In the fifth year of her WNBA career, Chelsea Gray finally feels as though she has it figured out.
She’s come a long way from a rookie trying to figure out how to be on her own and be responsible for herself. She had to focus on her professional athlete’s body, her schedule and ability to compete against some of the best players on the planet.
“I feel like I know the nuances of the league, I see a lot of familiar faces, I know how to take care of my body,” she said. “You want to turn that corner, and for the past couple of years, I’ve been trying to turn that corner where I am considered a veteran.”
Now when she looks around the Los Angeles Sparks’ locker room, she isn’t the youngest anymore.
“I can see that shift,” Gray said. “There are rookies here. But I still see the people ahead of me and how much further I have to go.”
Gray finds herself in the prime of her career, nearing the height of her considerable powers on the basketball court. She has always been a big, physical guard; good for a mismatch on the perimeter, poised and mentally tough enough to make big shots in the clutch.
Look no further than her performance on Saturday in Minnesota, during a nationally televised game against the Lynx. Gray, who has hit her share of big shots against the Lynx, doomed Minnesota again. She finished the game with 21 points, including a run of eight straight points in the fourth quarter. Her score off an in-bounds play with 8.5 seconds to go in the game sealed a very big road win for the Sparks, who are 3-2 in the opening weeks of this season.
For Minnesota it was a bad case of Deja vu – Gray hit game-clinching shots against them in the 2017 WNBA Finals, and again in the 2018 season-opener between the two teams. But for Gray, it’s just another chance to get better.
The Sparks are playing through a series of transitions – it’s the first season under head coach Derek Fisher, who has the added luxury of All-Star Chiney Ogwumike to the front-court. But the team has also encountered an early-season leg injury to defensive stopper Alana Beard and a hamstring injury that will keep Candace Parker out of the lineup for the immediate future. Both players were reportedly participating in practice earlier this week.
Meanwhile, Gray serves as a stable force during this unsettled time. A leader on the floor in a way she has never been in her career to this point, she’s a tone-setter who brings some much needed-levity to a team that can bring the intensity.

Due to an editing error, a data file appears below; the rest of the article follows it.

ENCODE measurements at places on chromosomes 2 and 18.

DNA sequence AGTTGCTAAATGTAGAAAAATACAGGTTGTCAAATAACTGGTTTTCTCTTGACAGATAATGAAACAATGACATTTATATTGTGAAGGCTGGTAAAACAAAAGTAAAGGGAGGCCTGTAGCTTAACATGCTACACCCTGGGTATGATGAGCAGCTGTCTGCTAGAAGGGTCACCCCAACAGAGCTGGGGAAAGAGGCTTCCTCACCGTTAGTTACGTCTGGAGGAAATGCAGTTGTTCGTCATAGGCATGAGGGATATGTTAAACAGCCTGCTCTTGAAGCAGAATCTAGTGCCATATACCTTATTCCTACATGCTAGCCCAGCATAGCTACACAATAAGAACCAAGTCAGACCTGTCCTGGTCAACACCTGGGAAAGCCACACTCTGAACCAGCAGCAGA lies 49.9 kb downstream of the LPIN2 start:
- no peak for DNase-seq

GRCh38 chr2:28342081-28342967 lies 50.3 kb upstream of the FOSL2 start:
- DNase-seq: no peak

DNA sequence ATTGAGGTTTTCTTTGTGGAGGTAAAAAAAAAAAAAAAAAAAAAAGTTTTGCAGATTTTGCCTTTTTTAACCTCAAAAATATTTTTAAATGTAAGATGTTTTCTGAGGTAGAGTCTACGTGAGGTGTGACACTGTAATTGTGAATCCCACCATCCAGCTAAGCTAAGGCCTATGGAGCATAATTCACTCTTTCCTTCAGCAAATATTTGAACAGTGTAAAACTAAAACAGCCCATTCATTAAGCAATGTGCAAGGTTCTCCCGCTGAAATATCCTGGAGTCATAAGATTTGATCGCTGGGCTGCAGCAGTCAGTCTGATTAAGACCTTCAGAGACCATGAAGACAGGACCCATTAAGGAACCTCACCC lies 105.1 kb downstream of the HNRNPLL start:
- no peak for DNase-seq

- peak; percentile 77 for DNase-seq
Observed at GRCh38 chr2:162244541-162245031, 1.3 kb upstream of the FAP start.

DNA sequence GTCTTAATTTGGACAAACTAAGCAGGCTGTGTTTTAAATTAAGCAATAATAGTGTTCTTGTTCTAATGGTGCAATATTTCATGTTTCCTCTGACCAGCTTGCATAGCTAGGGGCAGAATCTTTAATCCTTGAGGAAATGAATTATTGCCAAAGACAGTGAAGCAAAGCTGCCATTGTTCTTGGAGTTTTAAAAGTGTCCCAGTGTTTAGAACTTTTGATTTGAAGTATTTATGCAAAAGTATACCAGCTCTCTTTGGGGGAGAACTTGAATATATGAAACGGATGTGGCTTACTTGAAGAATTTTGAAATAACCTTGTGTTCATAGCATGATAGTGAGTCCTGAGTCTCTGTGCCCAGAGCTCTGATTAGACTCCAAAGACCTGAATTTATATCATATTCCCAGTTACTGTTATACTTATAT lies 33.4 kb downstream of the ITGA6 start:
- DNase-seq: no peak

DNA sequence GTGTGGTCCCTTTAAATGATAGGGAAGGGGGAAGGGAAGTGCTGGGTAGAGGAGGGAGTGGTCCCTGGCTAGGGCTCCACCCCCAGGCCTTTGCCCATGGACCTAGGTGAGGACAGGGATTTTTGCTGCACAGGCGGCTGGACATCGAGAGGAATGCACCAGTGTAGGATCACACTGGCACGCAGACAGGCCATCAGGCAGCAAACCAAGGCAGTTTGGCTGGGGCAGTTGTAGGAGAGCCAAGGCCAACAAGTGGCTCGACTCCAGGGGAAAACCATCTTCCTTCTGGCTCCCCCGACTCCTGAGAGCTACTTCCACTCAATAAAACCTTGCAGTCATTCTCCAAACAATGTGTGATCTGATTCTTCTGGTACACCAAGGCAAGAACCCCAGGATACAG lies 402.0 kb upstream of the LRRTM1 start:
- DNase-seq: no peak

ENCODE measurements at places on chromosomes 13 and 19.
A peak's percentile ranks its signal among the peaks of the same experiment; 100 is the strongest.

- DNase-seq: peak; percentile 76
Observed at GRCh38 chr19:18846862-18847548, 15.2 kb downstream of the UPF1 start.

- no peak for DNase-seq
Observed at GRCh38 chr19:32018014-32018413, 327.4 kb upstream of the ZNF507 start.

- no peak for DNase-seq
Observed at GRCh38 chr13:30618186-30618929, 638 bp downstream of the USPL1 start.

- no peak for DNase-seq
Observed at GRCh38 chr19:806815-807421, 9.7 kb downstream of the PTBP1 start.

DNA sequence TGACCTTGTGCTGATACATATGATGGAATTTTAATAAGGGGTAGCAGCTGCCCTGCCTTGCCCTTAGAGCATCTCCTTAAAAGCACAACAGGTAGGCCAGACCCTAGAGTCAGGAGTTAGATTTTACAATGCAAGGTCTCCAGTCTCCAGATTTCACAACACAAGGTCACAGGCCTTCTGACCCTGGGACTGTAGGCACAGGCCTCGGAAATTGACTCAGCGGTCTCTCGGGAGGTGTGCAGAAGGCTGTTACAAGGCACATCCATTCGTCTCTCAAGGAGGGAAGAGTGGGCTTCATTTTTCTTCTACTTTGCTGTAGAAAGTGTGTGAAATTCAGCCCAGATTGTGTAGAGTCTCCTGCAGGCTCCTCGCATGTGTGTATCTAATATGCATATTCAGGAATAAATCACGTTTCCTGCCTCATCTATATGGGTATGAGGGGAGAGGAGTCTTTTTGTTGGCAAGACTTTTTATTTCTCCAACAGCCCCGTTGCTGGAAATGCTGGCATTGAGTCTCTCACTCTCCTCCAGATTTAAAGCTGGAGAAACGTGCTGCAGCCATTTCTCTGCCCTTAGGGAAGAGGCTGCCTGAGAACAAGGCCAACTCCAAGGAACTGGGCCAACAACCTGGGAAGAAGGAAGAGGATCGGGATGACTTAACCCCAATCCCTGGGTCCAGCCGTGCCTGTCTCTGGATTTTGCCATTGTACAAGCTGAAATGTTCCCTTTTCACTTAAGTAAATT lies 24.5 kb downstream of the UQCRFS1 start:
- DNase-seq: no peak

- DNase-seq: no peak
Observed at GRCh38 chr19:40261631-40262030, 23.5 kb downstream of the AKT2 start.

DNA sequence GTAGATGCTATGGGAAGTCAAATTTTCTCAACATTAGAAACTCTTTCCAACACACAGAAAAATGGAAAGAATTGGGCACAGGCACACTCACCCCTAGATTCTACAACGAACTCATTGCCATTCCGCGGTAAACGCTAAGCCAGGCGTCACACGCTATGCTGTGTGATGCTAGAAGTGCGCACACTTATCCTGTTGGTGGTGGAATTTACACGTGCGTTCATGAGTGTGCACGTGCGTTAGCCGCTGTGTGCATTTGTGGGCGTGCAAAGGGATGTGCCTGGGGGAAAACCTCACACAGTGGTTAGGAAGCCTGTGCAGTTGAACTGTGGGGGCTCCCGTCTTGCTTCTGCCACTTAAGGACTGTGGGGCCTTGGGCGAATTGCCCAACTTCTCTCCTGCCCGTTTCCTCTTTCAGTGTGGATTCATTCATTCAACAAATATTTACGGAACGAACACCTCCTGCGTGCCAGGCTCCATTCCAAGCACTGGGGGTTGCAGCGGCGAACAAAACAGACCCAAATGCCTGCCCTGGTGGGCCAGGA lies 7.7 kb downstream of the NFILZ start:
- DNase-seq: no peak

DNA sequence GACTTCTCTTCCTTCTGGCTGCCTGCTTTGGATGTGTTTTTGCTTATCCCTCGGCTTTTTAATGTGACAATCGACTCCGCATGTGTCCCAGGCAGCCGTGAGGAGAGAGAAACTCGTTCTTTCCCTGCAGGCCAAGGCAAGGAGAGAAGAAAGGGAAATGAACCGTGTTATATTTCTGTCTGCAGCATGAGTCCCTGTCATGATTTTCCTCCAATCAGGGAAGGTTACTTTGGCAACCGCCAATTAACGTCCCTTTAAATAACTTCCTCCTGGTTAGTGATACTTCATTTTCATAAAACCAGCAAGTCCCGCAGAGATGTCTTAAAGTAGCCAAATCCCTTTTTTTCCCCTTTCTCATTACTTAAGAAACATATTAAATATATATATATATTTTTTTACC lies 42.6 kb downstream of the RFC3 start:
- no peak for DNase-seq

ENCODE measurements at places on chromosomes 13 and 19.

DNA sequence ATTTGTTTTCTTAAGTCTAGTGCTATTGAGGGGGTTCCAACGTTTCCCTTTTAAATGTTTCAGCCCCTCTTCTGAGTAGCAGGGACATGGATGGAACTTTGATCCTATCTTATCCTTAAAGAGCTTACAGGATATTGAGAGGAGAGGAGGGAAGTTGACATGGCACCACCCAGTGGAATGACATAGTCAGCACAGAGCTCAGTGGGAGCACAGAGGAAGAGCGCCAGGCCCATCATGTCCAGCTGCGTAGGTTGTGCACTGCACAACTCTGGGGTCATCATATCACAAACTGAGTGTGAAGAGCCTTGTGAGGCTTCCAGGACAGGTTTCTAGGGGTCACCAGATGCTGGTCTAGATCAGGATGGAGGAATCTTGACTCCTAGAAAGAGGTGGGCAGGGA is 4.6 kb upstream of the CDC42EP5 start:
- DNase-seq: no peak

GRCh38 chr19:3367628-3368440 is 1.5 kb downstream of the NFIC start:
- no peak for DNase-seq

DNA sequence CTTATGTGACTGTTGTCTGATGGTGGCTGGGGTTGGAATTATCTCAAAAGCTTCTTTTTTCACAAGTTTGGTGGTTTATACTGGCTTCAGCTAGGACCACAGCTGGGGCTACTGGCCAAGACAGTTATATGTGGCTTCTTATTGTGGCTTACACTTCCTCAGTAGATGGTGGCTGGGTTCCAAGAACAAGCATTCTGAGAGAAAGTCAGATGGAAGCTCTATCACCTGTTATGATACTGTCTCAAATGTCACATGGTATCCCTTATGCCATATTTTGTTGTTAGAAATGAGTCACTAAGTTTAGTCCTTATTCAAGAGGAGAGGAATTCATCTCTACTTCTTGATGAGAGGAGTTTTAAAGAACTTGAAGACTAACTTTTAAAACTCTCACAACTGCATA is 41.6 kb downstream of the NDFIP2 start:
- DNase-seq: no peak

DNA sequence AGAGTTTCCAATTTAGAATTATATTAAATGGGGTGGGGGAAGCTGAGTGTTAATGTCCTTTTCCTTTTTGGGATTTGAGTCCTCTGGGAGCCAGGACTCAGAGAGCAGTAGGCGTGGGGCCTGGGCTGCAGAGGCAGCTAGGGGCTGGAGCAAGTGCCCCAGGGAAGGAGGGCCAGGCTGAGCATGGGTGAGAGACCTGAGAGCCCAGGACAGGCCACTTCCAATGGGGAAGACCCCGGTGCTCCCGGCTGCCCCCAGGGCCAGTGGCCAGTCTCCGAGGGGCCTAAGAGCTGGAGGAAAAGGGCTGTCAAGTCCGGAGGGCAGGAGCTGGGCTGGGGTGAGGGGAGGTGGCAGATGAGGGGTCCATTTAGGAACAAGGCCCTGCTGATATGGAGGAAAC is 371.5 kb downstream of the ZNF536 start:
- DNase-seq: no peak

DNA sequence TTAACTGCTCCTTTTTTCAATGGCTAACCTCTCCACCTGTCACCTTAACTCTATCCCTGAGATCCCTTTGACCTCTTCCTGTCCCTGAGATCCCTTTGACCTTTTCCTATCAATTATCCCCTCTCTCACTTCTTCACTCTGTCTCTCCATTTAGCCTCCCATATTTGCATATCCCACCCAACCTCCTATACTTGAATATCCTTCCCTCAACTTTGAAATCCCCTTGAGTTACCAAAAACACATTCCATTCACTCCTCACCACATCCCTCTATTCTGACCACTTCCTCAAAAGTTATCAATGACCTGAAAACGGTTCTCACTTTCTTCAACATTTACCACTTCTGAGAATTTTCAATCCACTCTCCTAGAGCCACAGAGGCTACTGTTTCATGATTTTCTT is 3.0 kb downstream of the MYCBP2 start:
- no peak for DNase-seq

“Chelsea is a serious person on the floor, but she also has this light, bubbly personality and she likes to joke and have fun and she brings an ease to our group that’s important,” Fisher said. “Nneka brings strong leadership. Alana brings strong leadership. Chelsea is a little different and I think teams need that person that can make you bust up laughing, or bring a little normalcy or perspective to the room. She wants to win, but she also wants to help us enjoy it while we do.”
Gray, who has started 68 games for the Sparks over the past two seasons, leads Los Angeles in scoring through five games, averaging 15.6 points per game in a balanced scoring offense. Her scoring average is currently a career-high. In June, she put up a career-high 29 points in a road win over the New York Liberty, including four 3-pointers.
She said she came into the season wanting to exert herself, not necessarily as a leading scorer, but as a leader.
“It’s a new season and a new opportunity,” Gray said. “You can have the exact same pieces and the exact same team and it can be a totally different season. You have to bring something new to the process as an individual. I came into this year wanting to improve as a leader, along with working on my 3-point shot and becoming more mentally tough.”
Fisher, known in his NBA career for his own clutch shots, sees a kindred spirit in Gray. The coach says he is getting what he needs from his All-Star point guard at this critical point in the season.
“As a player and person, she’s developed astronomically over the past couple of years,” Fisher said. “She started out as a young guard and became an All-Star caliber player, and now she is one of the best players in the game.”
Gray makes his team ‘go’.
“She’s smart, she’s competitive, she can shoot, defend and she’s learning how to lead more and more as our team evolves,” Fisher said. “She is a person that we want and need to follow. She puts our offense together. Without Candace on the floor, and playing in a new system, she makes plays for herself and for other people and that’s a huge bonus for us.”
The coach has spoken to Gray about “allowing the game to come to her.”
“She is going to receive some attention with Candace being out and she is really working to find that balance of how much to be aggressive and bring her teammates along and show her trust in them,” Fisher said.
Gray said she just wants to push her game a little bit further each time she goes out on to the floor.
“I have a growth mindset and I always just want to do the one-percent more.” Gray said.
Longtime WNBA reporter Michelle Smith writes a weekly column on WNBA.com throughout the season. The views on this page do not necessarily reflect the views of the WNBA or its clubs.